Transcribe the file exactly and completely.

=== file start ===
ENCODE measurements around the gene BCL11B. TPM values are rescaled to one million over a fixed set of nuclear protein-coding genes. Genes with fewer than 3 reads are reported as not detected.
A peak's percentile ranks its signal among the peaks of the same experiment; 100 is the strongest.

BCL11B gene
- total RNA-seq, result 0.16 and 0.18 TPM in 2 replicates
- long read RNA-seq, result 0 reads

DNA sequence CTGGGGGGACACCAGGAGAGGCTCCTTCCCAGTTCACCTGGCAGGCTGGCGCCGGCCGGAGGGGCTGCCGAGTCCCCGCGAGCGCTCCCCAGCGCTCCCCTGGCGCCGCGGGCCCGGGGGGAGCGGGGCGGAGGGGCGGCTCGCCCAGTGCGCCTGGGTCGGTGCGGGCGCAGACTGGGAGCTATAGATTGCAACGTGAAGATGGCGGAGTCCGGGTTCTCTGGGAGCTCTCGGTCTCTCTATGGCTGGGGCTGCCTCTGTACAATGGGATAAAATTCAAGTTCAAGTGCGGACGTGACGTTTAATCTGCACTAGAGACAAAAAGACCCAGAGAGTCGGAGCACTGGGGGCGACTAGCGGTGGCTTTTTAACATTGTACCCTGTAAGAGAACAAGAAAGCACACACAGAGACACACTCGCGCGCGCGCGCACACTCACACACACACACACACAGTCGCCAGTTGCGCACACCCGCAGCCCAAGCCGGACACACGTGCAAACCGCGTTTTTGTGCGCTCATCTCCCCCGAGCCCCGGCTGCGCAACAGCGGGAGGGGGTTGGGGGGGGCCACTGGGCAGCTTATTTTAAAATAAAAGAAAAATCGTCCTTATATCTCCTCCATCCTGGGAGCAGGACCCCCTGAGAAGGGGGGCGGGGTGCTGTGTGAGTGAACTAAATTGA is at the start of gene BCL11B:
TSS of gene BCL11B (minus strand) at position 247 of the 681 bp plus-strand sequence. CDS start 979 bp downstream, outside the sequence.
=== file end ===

ENCODE measurements around the gene BCL11B. TPM values are rescaled to one million over a fixed set of nuclear protein-coding genes. Genes with fewer than 3 reads are reported as not detected.
A peak's percentile ranks its signal among the peaks of the same experiment; 100 is the strongest.

BCL11B gene
- total RNA-seq, result 0.16 and 0.18 TPM in 2 replicates
- long read RNA-seq, result 0 reads

DNA sequence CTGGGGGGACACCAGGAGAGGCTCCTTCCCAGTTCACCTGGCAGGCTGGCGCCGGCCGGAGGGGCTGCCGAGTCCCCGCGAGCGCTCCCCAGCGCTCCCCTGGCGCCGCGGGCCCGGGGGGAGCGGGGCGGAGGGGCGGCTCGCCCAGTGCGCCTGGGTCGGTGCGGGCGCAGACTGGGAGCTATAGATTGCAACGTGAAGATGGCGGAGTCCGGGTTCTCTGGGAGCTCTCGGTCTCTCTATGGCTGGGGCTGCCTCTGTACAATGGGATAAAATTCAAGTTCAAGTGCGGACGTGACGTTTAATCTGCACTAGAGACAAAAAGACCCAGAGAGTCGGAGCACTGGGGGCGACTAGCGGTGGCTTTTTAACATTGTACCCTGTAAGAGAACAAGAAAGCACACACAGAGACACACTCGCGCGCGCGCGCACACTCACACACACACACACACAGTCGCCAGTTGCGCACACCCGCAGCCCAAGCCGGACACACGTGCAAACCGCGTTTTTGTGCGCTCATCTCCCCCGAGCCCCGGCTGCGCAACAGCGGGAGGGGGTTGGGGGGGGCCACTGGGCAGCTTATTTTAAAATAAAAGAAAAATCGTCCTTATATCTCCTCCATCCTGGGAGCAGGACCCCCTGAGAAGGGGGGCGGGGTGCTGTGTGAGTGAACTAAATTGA is at the start of gene BCL11B:
TSS of gene BCL11B (minus strand) at position 247 of the 681 bp plus-strand sequence. CDS start 979 bp downstream, outside the sequence.